Glenn Curry 'To the Christian' the logical conclusion of life, the universe and everything is the destruction of Earth and some people burning in hell and some frolicking with lions and lambs, praising God for eternity. You are right, Star Trek is fiction. WE ALL KNOW THAT. We also know that, while based in scientific proofs, Star Trek takes huge liberties with that science. WE ALL KNOW THAT. It's fiction. That's what fiction does. Anyone who approaches Star Trek looking for scientific truth is misguided. And, anyone who approaches Star Trek looking for workable solutions to our current problems is also misguided. However, the fantasy that Star Trek presents is a far more useful and hope-full proposition that the hell, fire, judgement, damnation the Christian future holds. Let's see ... god made flesh through virgin birth, raising people from the dead, demons, angels, apocalyptic horsemen, Christians being raptured to heaven and Satan let loose on the planet ... seems to me Christianity is as every bit as fantastical, fictional and ridiculous as you say Star Trek is. At the very least, the roots of the science in Star trek are based in quantified reality. Whereas Christianity is based on the thoughts and beliefs of people who lived in a world that was flat, unmoving, smack dab in the centre of the universe (in Istanbul you can still see a marker for the centre of the universe). Before you criticize the errors of science in Star Trek, which we all know is a fantasy, you should correct the fundamental errors at the foundation of Christianity, which people believe to be unassailable truth.


David Sarkies Thankyou for commenting on my commentary. I have read your thoughts with interest and note that you have made quite a few assumptions about me. It is quite evident that this is the only commentary of my 500 other commentaries that you have read (including my commentaries on the Left Behind series, of which I completely trash). I do agree that Star Trek is fiction, I have never said otherwise, but the idea that I am attacking is that humanity can evolve out of its current state of barbarism to become the entity that we see in Star Trek. People at the turn of the 20th century believed that they had reached that point and that was completely dismantled by two world wars and numerous genocides. In any case, despite my attacks against Star Trek on philosophical grounds, the main reason that Star Trek fails in comparison with Star Wars comes down to one thing, and that is Light Sabers.
Anyway, I cannot help, but respond to your attacks against Christianity. It appears that you have automatically assumed that because I have mentioned Christianity in my commentary that I am a narrow minded, backward looking, middle American, fundamentalist Christian. That is not the case. In fact, I am completely the opposite. Okay, I believe in the miracles, but believe it or not, Jesus Christ was not the only God-man that was claimed to have been created by the union of a God and a Human. The only difference is that Christ's virgin birth occurred in recorded history as opposed to the likes of Heracles, which occurred in mythology.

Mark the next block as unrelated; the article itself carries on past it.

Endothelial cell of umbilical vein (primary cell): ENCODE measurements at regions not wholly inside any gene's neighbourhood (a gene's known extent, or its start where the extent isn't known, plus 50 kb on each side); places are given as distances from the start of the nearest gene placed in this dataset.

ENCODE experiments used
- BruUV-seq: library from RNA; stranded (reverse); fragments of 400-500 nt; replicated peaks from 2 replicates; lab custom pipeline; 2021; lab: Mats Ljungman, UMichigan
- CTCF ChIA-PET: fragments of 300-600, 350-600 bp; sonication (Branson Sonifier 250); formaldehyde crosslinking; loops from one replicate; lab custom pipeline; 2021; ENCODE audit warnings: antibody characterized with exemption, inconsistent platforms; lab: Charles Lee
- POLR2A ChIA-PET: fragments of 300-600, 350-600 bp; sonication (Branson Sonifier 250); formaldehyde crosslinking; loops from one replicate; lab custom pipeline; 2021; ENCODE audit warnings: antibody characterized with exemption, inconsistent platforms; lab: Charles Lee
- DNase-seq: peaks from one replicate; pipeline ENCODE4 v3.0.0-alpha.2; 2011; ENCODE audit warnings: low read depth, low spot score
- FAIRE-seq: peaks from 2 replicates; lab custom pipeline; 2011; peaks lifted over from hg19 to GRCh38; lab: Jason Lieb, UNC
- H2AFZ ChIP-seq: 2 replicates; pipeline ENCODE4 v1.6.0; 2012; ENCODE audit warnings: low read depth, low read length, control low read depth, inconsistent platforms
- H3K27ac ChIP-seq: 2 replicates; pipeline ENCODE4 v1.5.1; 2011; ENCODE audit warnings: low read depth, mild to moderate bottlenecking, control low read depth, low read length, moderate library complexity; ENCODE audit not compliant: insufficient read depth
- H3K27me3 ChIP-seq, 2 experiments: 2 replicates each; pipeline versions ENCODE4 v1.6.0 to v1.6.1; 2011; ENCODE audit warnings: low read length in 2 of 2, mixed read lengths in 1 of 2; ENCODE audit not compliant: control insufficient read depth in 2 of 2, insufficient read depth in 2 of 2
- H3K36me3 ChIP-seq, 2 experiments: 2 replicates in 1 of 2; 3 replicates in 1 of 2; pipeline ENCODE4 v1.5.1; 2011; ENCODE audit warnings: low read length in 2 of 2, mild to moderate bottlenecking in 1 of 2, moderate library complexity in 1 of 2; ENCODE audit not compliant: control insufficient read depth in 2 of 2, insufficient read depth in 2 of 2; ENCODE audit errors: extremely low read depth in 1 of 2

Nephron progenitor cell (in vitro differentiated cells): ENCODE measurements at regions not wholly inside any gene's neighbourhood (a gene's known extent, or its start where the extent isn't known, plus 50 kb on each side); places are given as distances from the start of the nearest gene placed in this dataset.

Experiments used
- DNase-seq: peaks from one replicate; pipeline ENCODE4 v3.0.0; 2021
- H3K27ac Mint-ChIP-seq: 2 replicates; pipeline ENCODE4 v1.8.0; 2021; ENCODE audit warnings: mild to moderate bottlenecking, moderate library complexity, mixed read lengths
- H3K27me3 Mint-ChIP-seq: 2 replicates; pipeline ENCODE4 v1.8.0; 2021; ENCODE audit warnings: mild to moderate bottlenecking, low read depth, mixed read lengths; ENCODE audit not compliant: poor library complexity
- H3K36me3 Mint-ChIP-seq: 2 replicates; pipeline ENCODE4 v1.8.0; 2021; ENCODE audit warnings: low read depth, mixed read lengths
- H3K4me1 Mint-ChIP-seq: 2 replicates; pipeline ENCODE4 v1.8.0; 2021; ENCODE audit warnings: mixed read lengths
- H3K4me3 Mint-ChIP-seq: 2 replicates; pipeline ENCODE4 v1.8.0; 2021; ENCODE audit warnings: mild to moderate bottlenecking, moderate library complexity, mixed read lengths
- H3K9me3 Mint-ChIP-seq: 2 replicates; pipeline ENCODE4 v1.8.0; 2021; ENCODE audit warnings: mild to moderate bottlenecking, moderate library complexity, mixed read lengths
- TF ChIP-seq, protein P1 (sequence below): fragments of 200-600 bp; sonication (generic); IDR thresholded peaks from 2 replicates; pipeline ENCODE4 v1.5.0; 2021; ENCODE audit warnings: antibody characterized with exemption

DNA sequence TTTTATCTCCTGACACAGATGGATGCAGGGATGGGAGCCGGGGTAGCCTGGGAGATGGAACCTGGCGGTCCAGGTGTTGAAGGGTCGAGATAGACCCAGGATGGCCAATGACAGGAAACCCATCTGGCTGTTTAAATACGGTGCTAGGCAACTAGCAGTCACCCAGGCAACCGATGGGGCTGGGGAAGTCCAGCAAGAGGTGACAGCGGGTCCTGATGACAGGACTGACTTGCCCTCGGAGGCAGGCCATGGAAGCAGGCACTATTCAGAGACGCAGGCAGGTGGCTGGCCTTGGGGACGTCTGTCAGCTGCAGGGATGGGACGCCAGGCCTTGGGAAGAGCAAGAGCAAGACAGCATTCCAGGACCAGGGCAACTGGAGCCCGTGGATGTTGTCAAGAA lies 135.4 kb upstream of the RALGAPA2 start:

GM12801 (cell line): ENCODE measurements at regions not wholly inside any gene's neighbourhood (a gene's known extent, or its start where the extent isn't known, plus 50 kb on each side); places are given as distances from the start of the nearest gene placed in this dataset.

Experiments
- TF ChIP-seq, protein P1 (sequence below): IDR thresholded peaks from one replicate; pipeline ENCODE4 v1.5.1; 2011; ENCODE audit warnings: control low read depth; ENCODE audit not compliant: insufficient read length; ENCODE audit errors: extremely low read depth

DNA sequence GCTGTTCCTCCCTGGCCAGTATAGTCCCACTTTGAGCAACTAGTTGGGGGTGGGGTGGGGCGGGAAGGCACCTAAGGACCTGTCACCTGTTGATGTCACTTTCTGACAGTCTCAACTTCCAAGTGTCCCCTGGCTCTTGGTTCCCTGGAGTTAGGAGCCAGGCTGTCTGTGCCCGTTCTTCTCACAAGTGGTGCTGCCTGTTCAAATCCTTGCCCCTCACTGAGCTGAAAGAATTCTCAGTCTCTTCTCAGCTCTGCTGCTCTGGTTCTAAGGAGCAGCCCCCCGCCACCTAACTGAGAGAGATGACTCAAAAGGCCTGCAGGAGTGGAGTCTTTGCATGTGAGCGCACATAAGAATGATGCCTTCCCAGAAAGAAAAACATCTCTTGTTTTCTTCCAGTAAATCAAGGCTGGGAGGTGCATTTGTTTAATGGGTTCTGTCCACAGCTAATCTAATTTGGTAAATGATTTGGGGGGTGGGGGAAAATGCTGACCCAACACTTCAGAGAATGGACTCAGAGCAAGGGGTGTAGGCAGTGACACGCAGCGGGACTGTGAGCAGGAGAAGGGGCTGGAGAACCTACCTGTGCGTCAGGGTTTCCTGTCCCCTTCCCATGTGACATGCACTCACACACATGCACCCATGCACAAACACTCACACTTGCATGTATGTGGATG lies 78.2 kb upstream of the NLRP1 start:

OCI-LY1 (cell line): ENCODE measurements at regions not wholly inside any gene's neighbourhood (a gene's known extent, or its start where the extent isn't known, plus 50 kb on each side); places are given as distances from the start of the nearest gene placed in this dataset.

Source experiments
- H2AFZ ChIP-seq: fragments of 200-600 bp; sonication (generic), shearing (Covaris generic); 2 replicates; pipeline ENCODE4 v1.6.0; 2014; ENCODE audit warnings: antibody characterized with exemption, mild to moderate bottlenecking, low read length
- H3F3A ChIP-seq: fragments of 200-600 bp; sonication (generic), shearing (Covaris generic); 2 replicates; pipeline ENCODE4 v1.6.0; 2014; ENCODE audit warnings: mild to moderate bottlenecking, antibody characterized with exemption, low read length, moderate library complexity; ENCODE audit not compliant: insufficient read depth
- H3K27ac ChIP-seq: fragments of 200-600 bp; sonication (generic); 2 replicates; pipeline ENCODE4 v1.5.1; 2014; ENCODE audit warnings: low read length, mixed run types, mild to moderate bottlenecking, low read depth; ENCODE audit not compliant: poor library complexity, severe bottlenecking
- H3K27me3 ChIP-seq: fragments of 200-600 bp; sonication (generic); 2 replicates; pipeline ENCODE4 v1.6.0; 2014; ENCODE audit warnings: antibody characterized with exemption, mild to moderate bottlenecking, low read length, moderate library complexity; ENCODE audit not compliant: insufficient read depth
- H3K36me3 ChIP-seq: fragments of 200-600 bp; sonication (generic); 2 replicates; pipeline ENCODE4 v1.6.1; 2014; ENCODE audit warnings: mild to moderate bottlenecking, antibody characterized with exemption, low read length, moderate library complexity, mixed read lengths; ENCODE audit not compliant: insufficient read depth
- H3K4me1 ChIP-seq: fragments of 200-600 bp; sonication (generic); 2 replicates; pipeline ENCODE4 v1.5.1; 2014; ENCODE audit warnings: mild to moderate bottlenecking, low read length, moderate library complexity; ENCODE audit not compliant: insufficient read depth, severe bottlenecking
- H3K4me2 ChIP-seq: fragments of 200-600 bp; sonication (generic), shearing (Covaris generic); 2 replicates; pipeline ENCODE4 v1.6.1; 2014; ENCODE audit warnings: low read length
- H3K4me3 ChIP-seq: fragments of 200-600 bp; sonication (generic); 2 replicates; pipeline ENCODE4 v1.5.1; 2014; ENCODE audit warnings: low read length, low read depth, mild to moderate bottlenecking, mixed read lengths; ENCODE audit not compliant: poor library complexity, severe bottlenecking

As for Christianity arising from a belief that the Earth was flat, pray tell, were in the bible does it actually say that the Earth was flat. As far as I am aware, nowhere does the bible say that the Earth was flat. This misnomer was added afterwards by religion.
Yes, I say religion, because that is what Christ actually came to undermine. What Christ did, beyond the miracles that you doubt, was to point to the world that a relationship with God could exist outside of organised religion. That was why he was executed, because he challenged the established religious system of the time, but it did not take longe for the powers that be to return to the system that Christ abolsihed.
You also suggest that God is some malignant entity that gets his kicks out of sending people to hell. Once again that demonstrates to me you misunderstanding of the true nature of Christianity. Christianity is not like a judge punishing a convicted murderer to like in gaol for hard labour, but it more like a friend inviting you to a party and you turning it down. God noes not send people to hell, but rather he offers an invitation which people have a choice to either accept or reject.
As for the idea that hell is fire a brimstone, once again, that is something that I do not believe. The only references in the bible to Hell being fire and brimstone are allegorical references as to what life outside of God's creation is like. Hell, to me, is better describe as either loneliness, or, as presented on Red Dwarf, spending eternity with your mates. The best analogy to hell that I have discovered (and you should read it as you may find it interesting) is C.S. Lewis' a Great Divorce.